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Although hyponatremia occurs in most patients with severe malaria, its pathogenesis, prognostic significance, and optimal management have not been established. Clinical and biochemical data were prospectively collected from 171 consecutive Bangladeshi adults with severe malaria. On admission, 57% of patients were hyponatremic. Plasma sodium and Glasgow Coma Score were inversely related (r(s) = -0.36, P < 0.0001). Plasma antidiuretic hormone concentrations were similar in hyponatremic and normonatremic patients (median, range: 6.1, 2.3-85.3 versus 32.7, 3.0-56.4 pmol/L; P = 0.19). Mortality was lower in hyponatremic than normonatremic patients (31.6% versus 51.4%; odds ratio [95% confidence interval]: 0.44 [0.23-0.82]; P = 0.01 by univariate analysis). Plasma sodium normalized with crystalloid rehydration from (median, range) 127 (123-140) mmol/L on admission to 136 (128-149) mmol/L at 24 hours (P = 0.01). Hyponatremia in adults with severe malaria is common and associated with preserved consciousness and decreased mortality. It likely reflects continued oral hypotonic fluid intake in the setting of hypovolemia and requires no therapy beyond rehydration.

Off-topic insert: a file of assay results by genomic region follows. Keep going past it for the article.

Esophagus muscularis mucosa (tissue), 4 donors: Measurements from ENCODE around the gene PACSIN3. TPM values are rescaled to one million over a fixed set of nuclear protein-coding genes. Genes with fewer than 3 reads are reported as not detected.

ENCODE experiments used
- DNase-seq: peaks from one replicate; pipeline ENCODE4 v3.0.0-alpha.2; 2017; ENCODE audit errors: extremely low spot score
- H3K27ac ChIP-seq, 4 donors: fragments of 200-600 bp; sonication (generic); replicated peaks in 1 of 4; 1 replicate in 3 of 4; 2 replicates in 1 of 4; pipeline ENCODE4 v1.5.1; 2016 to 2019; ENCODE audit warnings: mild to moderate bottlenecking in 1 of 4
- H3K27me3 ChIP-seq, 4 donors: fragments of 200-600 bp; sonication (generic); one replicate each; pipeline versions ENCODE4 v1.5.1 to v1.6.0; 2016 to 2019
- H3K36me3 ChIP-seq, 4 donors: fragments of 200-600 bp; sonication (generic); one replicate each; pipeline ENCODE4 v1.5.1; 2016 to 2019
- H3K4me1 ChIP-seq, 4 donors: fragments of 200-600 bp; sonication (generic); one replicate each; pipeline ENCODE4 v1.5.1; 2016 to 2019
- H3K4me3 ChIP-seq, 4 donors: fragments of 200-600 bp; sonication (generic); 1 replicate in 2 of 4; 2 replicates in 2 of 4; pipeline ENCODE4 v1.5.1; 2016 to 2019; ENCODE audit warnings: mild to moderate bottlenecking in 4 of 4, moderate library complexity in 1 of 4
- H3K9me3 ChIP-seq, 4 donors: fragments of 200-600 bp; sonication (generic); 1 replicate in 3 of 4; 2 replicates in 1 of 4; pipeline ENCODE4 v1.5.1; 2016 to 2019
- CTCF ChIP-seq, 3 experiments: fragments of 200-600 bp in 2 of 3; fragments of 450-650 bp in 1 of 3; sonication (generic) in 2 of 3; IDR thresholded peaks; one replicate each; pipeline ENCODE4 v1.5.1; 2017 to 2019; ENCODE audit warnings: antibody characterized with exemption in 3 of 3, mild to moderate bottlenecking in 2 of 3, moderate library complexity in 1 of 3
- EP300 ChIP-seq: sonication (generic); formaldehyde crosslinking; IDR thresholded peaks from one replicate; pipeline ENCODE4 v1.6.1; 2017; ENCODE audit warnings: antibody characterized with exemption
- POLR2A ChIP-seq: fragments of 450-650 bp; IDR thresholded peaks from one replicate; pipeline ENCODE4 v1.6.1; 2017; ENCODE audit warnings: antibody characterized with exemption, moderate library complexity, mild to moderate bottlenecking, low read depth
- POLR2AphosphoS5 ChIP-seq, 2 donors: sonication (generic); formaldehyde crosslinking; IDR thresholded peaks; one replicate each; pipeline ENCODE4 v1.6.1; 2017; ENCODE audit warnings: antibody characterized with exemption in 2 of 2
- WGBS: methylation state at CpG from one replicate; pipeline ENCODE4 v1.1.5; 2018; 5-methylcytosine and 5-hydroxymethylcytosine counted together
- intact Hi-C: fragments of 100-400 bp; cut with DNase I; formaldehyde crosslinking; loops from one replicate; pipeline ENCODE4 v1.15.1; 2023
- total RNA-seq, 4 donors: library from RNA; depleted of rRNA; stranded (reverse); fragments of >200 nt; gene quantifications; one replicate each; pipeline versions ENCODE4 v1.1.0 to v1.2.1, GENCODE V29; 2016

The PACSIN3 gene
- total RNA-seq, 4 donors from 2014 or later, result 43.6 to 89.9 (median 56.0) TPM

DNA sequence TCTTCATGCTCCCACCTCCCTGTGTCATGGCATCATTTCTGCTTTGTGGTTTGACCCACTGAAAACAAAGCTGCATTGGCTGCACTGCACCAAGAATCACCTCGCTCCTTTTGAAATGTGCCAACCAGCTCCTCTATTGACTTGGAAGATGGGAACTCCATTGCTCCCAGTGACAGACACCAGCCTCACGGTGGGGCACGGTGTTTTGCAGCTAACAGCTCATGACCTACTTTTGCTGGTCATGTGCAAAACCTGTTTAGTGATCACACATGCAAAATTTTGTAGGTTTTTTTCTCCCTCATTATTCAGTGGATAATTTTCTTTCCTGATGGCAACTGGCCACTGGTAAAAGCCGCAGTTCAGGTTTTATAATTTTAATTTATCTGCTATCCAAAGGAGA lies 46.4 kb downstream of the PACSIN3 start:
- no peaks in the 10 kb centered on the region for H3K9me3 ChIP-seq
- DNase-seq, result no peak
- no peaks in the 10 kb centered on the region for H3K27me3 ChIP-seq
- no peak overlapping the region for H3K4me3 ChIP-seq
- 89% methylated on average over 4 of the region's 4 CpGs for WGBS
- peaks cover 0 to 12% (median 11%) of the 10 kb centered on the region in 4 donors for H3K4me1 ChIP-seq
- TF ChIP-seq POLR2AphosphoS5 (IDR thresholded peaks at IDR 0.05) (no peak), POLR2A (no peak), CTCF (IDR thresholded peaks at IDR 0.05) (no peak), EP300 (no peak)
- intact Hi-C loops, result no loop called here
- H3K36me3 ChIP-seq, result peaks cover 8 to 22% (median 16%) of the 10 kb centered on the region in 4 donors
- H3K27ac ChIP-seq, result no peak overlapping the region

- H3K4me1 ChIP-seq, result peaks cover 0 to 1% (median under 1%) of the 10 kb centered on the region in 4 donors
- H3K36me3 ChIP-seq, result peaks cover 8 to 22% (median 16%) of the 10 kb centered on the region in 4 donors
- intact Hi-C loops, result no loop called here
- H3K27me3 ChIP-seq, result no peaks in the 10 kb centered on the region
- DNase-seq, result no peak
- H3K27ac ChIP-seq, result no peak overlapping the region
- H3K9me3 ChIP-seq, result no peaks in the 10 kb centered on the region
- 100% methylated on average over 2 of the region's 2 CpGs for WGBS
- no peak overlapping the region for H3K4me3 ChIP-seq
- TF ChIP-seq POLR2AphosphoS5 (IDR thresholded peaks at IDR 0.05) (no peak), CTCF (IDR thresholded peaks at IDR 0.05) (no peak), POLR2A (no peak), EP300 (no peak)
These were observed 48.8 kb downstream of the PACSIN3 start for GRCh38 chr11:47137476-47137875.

Original publication

DOI

10.4269/ajtmh.2009.08-0393

Type

Journal article

Journal

The American journal of tropical medicine and hygiene

Publication Date

01/2009

Volume

80

Pages

141 - 145

Addresses

Mahidol-Oxford Tropical Medicine Research Unit, Faculty of Tropical Medicine, Mahidol University, Bangkok, Thailand. joshinthailand@gmail.com

Keywords

Humans, Malaria, Hyponatremia, Hypovolemia, Sodium, Vasopressins, Acetylcysteine, Glasgow Coma Scale, Seasons, Adolescent, Adult, Aged, Middle Aged, Bangladesh, Female, Male, Young Adult